It wasn’t supposed to happen like it did. The seal on the Silver Crystal was supposed to last a bit longer. But fate doesn’t sit around and wait for things like “convenience.”
Sailor Moon Crystal Act 9: Serenity – Princess
Director: Kumiko Habara
Writer: Mutsumi Itō
Storyboards: Naotoshi Shida
Animation Directors: Momoko Maki’uchi, Kozue Komatsu
Publisher: Toei Animation, Viz Media
Price: Free on Hulu, included in subscription to CrunchyRoll
Previously on Sailor Moon Crystal: When Kunzite calls out Sailor Venus to demand the Silver Crystal, all the Sailor Guardians rise to fight him. Inspired by Sailor Moon’s bravery, Tuxedo Kamen decides to personify his human namesake (Mamoru = protect) and shield Sailor Moon from what is sure to be a fatal blast.
A LIGHT SHINING LIKE THE SUN
Tuxedo Kamen said once, in a previous episode, that he didn’t really need the Silver Crystal anymore – what he needed was Sailor Moon. And perhaps he was right, because in that moment he’s hit, everything clicks. The woman he’s been looking for, Princess Serenity, has been in front of him the whole time. Usagi is Princess Serenity reborn, just like he is Prince Endymion reborn.
But wait, wasn’t Sailor Venus supposed to be Princess Serenity?
Turns out she acted as a decoy to protect the real princess, and it might have worked, if Sailor Moon weren’t so devoted to protect who she thought was the princess.
In her tears, Sailor Moon’s tiara shatters, and the crescent mark of the Moon’s royal family appears on her forehead. And as Tuxedo Mask lay dying, they both remember their past lives, and how they were once lovers. And as one might have guessed, their love had a tragic end.
I continue to be impressed by the new content added into the story. But sometimes what is even more amazing are the things I wasn’t expecting. While I was wide-eyed at how all four of the Kings looked on Tuxedo Mask’s body and are still around (in the manga the three dead kings were revived from the dead and then their bodies couldn’t handle the energy of the Silver Crystal and transformed into the rocks of their namesake), what I wasn’t expecting was the extended scene in Usagi’s room later in the episode. In the manga, yes, all of Usagi’s allies come to comfort her as a friend, but the scene is very well-fleshed out from ideas hinted at elsewhere in the manga. Usagi is worried about losing herself to her past self, and it’s an interesting concept that within the idea of reincarnation, each lifetime is it’s own and it’s own person. That lives can share a soul but still be different people.
I really admire Usagi’s desire to be her own person, and even if she and her friends have responsibilities inherited from their previous lives, they will fight this battle on their own terms, as themselves. It’s an idea that comes up many times in the original manga series, in a transition from the old ways to the new. And while the Sailor Guardians were assigned to protect the princess in their past life, it feels more like them consciously choosing to protect someone they love.
Usagi is the one who has drawn them together, not Serenity.
NOT A TRAGIC PRINCESS
So, I’ll admit I’m not sure if I’m misremembering from previous episodes, or maybe this animation style has become more dear to me than I realized, but it felt like there was a boost in the quality of the animation in this episode. There are still shortcuts being taken, but I feel like they’re fewer now than before. (Most notably only showing the weapons in the air for a mob instead of the mob itself.)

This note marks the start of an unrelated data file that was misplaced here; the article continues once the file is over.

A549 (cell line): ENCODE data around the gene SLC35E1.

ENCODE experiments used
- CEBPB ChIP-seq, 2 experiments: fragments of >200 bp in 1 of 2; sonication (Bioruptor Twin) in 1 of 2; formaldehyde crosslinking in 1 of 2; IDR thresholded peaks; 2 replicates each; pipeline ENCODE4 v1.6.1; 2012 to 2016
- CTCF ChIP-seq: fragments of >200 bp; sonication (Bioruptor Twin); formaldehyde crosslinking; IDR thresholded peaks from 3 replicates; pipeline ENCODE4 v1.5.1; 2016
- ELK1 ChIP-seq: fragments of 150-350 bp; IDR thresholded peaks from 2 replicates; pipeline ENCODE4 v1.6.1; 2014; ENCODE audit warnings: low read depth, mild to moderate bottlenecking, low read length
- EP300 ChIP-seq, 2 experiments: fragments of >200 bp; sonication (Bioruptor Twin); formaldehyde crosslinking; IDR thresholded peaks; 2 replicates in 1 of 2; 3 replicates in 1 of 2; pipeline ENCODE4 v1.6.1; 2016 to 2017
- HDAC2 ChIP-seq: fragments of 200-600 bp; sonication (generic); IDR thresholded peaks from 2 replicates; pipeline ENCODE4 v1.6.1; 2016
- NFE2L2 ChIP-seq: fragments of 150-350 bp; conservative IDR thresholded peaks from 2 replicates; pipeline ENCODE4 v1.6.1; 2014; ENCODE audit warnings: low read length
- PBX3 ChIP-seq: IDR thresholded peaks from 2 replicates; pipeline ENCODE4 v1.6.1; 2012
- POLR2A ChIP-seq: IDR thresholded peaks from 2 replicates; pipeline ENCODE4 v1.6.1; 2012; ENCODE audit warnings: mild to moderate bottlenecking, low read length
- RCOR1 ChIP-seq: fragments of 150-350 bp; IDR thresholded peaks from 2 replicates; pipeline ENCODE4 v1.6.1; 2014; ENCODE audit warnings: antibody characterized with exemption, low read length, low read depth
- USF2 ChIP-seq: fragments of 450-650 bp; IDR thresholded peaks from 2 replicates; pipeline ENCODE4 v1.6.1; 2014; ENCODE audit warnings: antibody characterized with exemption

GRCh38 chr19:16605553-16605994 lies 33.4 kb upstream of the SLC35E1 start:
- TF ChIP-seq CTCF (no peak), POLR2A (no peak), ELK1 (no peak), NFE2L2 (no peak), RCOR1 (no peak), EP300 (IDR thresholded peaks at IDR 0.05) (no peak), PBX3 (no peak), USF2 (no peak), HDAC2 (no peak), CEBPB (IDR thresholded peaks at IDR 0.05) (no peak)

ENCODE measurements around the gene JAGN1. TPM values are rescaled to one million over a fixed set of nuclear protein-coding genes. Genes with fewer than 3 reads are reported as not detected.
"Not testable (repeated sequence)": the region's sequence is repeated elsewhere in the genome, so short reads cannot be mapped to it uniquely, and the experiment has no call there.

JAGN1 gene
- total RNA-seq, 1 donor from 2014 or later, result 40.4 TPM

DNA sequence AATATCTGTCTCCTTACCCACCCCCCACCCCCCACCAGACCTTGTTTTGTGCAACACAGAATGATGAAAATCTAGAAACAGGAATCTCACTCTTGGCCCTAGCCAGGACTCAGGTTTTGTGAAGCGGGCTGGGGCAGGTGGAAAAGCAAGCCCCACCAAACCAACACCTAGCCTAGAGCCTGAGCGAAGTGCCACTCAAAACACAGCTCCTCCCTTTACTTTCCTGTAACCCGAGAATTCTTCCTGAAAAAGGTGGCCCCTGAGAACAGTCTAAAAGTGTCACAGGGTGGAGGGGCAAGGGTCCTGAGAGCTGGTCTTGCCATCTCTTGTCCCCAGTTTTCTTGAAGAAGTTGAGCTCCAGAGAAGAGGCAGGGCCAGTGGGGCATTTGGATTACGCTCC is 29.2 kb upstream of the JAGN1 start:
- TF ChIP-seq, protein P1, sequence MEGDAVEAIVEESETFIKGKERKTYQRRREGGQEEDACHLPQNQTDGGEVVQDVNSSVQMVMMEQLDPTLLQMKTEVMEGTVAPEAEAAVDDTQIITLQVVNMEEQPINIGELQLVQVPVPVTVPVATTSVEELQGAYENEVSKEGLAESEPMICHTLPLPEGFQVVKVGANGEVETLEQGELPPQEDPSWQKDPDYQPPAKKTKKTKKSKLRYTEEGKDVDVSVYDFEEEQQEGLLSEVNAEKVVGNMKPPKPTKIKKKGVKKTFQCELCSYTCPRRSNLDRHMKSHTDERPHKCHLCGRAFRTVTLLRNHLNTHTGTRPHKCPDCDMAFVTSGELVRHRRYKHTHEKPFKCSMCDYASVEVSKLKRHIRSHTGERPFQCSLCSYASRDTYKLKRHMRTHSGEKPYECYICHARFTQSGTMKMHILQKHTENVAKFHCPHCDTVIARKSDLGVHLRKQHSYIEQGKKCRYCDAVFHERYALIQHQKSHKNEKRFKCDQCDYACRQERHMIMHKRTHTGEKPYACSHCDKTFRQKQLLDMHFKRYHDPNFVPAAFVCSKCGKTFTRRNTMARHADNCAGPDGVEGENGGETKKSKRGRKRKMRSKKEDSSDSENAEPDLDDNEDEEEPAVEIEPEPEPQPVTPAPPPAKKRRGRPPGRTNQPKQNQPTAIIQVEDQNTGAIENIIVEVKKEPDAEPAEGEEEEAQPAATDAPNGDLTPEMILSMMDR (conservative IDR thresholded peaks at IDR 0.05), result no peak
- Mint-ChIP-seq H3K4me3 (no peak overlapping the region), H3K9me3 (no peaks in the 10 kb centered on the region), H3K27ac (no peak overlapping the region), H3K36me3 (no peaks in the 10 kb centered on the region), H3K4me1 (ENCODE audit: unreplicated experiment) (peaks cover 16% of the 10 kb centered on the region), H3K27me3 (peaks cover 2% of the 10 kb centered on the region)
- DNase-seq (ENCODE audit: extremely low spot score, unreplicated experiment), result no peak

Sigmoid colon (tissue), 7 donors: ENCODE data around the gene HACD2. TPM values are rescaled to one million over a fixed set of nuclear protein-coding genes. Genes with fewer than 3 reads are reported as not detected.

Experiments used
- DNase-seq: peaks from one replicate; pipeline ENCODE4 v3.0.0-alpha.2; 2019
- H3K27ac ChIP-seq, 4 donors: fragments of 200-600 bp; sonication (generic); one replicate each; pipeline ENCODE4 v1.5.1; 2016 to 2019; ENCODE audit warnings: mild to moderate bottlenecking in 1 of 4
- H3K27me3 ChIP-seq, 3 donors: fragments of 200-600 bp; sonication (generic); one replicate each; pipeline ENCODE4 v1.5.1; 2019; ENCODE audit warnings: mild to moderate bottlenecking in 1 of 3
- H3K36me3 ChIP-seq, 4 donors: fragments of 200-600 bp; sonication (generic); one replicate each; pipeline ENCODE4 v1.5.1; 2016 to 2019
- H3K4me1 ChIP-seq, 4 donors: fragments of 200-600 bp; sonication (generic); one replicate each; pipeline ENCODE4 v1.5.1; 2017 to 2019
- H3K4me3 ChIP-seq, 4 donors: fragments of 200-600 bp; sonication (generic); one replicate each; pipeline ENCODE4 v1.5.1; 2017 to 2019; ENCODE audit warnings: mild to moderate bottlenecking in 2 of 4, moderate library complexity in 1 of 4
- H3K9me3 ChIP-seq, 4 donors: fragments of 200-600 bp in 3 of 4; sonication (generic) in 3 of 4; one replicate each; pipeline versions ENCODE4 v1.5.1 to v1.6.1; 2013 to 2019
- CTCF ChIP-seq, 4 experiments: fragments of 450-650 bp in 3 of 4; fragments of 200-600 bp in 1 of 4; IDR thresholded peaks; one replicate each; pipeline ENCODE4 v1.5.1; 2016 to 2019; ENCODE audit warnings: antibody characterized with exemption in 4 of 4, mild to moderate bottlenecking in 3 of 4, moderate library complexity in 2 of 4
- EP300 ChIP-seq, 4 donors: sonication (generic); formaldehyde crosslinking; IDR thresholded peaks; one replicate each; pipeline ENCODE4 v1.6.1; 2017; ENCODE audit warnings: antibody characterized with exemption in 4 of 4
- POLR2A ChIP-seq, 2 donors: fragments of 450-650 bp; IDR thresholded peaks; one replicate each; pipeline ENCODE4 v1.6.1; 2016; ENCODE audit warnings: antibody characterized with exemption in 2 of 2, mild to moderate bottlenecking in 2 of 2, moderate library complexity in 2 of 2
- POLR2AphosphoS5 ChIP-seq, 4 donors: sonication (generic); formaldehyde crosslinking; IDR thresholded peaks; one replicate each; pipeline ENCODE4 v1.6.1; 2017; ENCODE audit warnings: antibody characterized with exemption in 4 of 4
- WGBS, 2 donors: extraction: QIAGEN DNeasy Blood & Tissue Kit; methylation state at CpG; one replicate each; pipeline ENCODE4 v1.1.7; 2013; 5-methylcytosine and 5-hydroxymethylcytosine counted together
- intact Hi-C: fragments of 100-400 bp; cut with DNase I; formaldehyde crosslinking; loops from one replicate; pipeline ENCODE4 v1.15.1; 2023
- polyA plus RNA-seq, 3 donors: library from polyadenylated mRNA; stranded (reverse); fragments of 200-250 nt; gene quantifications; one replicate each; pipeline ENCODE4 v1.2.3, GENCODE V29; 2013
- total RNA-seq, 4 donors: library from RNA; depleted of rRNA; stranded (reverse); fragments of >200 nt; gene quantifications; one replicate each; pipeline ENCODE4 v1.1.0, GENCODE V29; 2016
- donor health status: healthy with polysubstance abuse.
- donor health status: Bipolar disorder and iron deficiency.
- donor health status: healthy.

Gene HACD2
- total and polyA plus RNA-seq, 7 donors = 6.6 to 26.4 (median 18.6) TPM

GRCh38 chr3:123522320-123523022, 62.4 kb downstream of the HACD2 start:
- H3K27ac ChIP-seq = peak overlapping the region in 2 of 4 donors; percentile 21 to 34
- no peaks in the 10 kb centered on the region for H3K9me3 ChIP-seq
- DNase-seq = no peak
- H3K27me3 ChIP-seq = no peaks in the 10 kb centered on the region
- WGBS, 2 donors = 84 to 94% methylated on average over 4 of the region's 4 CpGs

There is also an artistic technique fairly commonly used in anime that is also used twice in this episode, ranging from success to failure. The technique is to somehow obscure only the eyes/eye region of the face, to represent that a character can’t quite remember who someone is. Playing with eyes is fairly common in anime, and is also often seen with characters who wear glasses have their eyes obscured by light shining on the lenses.
In the first time this happens, as Mamoru is regaining his memories, his dream image of the princess “comes into focus” as her eyes are revealed to be Usagi’s, and then the image changes to her in her Sailor Moon uniform. This works very well and I’m glad they decided to do it. However, the second time they use it to obscure the woman who was Queen Beryl’s past life.
I feel like this was not used well, since it’s so obvious that the person is her, and the shadow used to obscure her eyes really stands out from the way the rest of the faces are drawn in those shots. It feels like a smudge on the screen. And I think part of my bias is because Takeuchi does sometimes use this technique in the manga, but she didn’t use it here.
What this series continues to do incredibly well is getting the gist of what was, originally in the manga, series of panels that might have been confusing in the anime. When the Silver Crystal’s seal is removed, this episode shows flowers blooming in great number. In the manga it showed several shots of life being healed, but here it made the most sense to stick with the flowers.
My favorite parts of the episode, animation-wise, are any point Usagi is in Serenity’s princess dress. One of my favorite dresses in anime, ever.
BOTTOM LINE: STUNNING
I mentioned that I was waiting anxiously for this episode in my last review, and it actually exceeded my expectations, which is a tall order since I was holding it to very high standards. In the original anime, Usagi being revealed as the princess was one of my favorite episodes, and I felt like this episode captured that power and mixed it with the manga storyline wonderfully. And I’m always for new content and improved pacing. I haven’t been this excited about Sailor Moon in a long time.